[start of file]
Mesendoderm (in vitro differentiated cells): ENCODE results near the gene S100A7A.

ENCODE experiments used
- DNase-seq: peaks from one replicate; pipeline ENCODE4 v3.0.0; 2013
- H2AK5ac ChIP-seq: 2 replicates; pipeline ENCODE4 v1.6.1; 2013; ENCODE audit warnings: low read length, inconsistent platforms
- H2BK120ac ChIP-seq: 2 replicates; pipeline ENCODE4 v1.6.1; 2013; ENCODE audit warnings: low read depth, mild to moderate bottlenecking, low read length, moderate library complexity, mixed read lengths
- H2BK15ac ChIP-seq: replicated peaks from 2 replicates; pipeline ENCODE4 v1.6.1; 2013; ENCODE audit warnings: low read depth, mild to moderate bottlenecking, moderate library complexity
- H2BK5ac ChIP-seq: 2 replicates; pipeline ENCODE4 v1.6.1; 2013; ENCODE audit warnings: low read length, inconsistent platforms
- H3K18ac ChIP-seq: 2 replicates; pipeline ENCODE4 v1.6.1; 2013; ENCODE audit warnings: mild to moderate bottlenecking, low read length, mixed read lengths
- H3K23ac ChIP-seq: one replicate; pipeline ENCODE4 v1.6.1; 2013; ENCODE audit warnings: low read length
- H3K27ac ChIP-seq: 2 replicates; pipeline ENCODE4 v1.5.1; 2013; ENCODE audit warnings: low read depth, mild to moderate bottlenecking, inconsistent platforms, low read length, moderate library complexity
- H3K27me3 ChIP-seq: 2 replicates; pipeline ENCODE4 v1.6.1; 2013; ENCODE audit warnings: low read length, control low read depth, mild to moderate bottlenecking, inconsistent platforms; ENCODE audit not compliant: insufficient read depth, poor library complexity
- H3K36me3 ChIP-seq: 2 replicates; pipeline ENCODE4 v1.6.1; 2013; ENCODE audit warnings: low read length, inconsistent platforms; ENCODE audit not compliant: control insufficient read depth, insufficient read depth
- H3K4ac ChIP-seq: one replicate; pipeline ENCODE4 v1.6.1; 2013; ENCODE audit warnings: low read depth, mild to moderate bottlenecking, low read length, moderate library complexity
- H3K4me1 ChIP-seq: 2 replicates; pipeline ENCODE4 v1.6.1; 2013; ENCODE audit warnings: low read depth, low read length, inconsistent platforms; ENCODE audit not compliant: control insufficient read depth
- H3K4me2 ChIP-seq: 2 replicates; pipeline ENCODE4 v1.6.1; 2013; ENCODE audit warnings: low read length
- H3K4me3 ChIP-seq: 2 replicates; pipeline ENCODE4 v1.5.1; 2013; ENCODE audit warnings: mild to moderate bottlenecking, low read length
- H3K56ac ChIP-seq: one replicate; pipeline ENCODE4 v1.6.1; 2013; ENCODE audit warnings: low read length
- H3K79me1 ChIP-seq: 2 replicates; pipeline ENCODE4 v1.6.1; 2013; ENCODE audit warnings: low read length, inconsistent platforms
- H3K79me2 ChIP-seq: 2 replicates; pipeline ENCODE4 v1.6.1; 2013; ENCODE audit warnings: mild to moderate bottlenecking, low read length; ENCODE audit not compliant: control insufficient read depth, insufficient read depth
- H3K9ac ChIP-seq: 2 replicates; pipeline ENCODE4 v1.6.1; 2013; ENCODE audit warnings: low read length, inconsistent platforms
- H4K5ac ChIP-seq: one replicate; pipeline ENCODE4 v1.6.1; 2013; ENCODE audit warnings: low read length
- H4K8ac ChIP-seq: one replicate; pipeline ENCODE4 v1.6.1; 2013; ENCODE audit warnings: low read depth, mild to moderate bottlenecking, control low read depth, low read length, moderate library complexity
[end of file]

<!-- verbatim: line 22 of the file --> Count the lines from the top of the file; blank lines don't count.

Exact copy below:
- H4K8ac ChIP-seq: one replicate; pipeline ENCODE4 v1.6.1; 2013; ENCODE audit warnings: low read depth, mild to moderate bottlenecking, control low read depth, low read length, moderate library complexity